To determine the timing of genome activation in Hydractinia, we needed to ensure that we could distinguish changes in absolute mRNA levels from changes in poly(A) tail length in the early embryo. To this end, we designed custom H. symbiolongicarpus antisense oligomers for rRNA-depletion RNA-seq, with the aid of our Oligo-ASST tool [49], targeting empirically determined nuclear and mitochondrial rRNA sequences (S1A–S1D Fig and S1, S2 Tables). We then performed RNA-seq on unfertilized eggs, fertilized eggs (0.5 h.p.f.), and embryos every hour from 1 to 7 h.p.f. at 23°C, spanning the onset of gastrulation [52] (Fig 1A). Both rRNA-depleted and poly(A)+ libraries were built in parallel for each sample. As a reference for later development, we additionally constructed poly(A)+ libraries during larval stages, 24, 48, and 72 h.p.f.


In sum, our transcriptome profile of early H. symbiolongicarpus embryogenesis has revealed strong thematic similarities in the maternal-to-zygotic transition between a cnidarian and bilaterians (Fig 7). Embryonic genome activation is preceded by a period of transcriptional quiescence, during which maternally contributed mRNA are either up-regulated via readenylation, or down-regulated via deadenylation as part of the first phase of maternal clearance. After genome activation, subsequent phases of maternal clearance are triggered, potentially involving de novo transcribed miRNAs. Thus, cytoplasmic polyadenylation, delayed genome activation, and maternal mRNA clearance are shared features of the MZT in both non-bilaterian and bilaterian animals. However, evidence for unusual embryonic histone and chromatin regulation likely involving H4K20 methylation so far distinguishes the Hydractinia MZT and warrants further investigation.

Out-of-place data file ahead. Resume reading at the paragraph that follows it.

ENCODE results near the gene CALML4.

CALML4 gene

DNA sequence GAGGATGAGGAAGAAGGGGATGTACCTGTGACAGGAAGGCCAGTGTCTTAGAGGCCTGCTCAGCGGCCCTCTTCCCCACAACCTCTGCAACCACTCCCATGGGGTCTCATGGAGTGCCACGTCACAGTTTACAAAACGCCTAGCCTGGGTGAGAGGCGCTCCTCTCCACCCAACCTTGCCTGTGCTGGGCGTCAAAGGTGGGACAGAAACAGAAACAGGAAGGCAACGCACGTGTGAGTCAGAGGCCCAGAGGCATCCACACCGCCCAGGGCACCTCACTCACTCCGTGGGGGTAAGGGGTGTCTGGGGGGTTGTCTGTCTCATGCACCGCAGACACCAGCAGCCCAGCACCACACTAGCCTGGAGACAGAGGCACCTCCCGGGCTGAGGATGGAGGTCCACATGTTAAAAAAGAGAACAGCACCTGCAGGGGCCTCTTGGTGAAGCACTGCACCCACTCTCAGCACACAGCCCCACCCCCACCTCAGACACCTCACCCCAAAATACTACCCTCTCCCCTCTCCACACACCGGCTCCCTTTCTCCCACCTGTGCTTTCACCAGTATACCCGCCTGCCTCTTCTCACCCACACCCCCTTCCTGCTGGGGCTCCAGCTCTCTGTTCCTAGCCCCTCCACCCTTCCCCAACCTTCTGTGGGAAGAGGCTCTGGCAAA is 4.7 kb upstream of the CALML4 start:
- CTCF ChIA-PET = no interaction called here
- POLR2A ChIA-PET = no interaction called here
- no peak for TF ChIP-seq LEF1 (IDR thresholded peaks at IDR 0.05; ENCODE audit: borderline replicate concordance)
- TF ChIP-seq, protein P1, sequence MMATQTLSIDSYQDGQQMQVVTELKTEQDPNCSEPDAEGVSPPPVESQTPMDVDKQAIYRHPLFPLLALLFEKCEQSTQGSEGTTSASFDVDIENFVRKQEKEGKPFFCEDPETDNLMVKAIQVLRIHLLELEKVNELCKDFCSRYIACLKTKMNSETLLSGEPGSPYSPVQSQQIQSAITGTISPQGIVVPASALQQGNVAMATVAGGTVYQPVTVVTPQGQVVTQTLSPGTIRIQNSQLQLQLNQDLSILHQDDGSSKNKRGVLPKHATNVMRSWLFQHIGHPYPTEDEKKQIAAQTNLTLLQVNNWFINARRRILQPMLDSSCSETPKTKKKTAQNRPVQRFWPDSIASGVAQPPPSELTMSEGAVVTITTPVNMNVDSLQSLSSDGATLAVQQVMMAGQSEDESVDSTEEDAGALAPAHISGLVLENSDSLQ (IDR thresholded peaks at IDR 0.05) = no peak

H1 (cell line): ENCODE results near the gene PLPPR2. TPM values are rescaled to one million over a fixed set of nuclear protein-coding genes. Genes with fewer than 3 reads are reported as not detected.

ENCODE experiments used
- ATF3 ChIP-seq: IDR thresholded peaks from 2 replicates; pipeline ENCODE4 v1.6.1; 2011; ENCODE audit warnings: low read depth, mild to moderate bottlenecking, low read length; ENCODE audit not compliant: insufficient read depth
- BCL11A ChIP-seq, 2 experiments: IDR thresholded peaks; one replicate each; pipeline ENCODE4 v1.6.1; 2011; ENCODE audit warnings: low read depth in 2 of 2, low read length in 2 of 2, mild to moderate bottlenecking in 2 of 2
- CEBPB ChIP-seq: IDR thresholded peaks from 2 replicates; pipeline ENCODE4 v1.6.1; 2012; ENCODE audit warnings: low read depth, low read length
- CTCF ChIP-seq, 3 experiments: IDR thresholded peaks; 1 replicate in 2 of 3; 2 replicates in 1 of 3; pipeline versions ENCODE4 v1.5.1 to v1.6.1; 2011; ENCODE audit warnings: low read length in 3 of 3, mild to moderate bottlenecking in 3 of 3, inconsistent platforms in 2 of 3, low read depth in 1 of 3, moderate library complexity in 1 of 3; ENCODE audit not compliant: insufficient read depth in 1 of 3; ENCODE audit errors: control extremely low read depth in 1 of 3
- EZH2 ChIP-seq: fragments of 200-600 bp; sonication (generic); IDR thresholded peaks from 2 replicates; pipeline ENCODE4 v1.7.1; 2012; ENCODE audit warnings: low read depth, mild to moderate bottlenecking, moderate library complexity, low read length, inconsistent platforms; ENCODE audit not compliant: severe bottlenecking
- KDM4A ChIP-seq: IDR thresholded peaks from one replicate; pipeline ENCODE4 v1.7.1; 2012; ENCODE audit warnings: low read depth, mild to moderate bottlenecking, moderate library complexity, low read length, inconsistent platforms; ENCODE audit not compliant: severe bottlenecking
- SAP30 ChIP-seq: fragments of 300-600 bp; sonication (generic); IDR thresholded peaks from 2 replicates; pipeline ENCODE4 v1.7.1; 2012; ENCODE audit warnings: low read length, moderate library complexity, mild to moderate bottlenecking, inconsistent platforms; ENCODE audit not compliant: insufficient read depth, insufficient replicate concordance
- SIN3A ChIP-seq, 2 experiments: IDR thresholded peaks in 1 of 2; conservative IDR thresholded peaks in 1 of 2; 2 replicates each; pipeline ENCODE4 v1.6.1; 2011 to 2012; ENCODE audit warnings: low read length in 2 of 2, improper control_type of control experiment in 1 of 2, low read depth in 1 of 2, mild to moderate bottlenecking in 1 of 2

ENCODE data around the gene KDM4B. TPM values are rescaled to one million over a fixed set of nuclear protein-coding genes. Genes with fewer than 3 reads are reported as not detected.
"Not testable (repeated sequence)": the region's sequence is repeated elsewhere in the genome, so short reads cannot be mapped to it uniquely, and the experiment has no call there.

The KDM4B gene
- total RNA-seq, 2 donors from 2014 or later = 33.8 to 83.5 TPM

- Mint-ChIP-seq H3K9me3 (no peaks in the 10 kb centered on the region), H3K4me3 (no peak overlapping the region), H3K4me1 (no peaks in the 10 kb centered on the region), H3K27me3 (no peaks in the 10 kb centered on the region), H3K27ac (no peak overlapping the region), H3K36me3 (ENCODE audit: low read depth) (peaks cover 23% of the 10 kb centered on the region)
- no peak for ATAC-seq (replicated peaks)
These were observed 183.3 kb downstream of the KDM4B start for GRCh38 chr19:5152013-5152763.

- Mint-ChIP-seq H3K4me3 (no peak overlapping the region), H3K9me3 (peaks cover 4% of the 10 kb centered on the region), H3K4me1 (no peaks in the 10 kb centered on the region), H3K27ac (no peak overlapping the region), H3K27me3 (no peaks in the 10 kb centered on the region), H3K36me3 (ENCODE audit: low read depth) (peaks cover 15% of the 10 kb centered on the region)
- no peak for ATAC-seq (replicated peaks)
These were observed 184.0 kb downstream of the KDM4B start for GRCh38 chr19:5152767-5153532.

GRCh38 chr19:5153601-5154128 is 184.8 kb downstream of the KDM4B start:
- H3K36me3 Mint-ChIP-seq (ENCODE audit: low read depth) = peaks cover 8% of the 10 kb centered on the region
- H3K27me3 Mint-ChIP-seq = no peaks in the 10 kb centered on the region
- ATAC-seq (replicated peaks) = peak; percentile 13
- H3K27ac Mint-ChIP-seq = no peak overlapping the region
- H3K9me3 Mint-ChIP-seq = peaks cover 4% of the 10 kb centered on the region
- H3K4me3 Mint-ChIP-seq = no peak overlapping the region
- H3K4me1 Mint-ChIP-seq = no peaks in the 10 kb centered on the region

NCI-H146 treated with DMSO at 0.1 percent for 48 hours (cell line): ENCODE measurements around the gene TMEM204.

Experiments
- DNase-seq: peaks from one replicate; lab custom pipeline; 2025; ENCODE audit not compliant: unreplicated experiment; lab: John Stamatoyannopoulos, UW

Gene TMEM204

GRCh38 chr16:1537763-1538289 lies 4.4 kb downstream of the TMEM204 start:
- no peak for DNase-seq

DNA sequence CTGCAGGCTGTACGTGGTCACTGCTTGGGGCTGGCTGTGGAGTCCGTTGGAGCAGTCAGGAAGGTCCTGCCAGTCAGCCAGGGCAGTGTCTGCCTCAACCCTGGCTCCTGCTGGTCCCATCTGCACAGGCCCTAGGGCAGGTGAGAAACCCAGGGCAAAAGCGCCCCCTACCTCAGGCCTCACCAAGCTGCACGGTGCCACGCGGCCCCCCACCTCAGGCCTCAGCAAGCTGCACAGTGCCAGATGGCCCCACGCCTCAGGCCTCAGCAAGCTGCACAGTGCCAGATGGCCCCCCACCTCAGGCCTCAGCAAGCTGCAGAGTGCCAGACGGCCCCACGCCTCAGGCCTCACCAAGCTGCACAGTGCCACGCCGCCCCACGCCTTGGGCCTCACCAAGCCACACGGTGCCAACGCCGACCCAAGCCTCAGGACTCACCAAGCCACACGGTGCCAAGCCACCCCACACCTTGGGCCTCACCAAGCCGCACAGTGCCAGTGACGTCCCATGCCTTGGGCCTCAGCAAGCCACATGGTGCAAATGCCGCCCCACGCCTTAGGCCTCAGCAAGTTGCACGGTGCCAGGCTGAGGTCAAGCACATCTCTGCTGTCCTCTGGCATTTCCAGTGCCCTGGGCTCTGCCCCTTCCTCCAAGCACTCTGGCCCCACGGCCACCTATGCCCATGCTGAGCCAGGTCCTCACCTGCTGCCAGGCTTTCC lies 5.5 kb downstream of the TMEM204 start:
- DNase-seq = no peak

We thank U. Frank, Febrimarsa, and C. Schnitzler for discussions and advice, P. Rangan and T. Levin for feedback on the manuscript, and S. Sanders for assistance with animal collection. This project used the University of Pittsburgh Health Sciences Core at UPMC Children’s Hospital Pittsburgh for sequencing, and was supported by the University of Pittsburgh Center for Research Computing for computational resources.

Citation: Ayers TN, Nicotra ML, Lee MT (2023) Parallels and contrasts between the cnidarian and bilaterian maternal-to-zygotic transition are revealed in Hydractinia embryos. PLoS Genet 19(7): e1010845.

Editor: Mary C. Mullins, University of Pennsylvania Perelman School of Medicine, UNITED STATES

Received: May 11, 2023; Accepted: June 26, 2023; Published: July 13, 2023

Copyright: © 2023 Ayers et al. This is an open access article distributed under the terms of the Creative Commons Attribution License, which permits unrestricted use, distribution, and reproduction in any medium, provided the original author and source are credited.

Data Availability: Sequencing data are available in the Gene Expression Omnibus (GEO) under accession number GSE232065. Additional data files including the de novo assembled transcriptome are available at OSF,

Funding: M.T.L was supported by NIH grant R35GM137973. M.L.N. was supported by NSF grants 1557339 and 1923259. The funders had no role in study design, data collection and analysis, decision to publish, or preparation of the manuscript.

Competing interests: The authors have declared that no competing interests exist.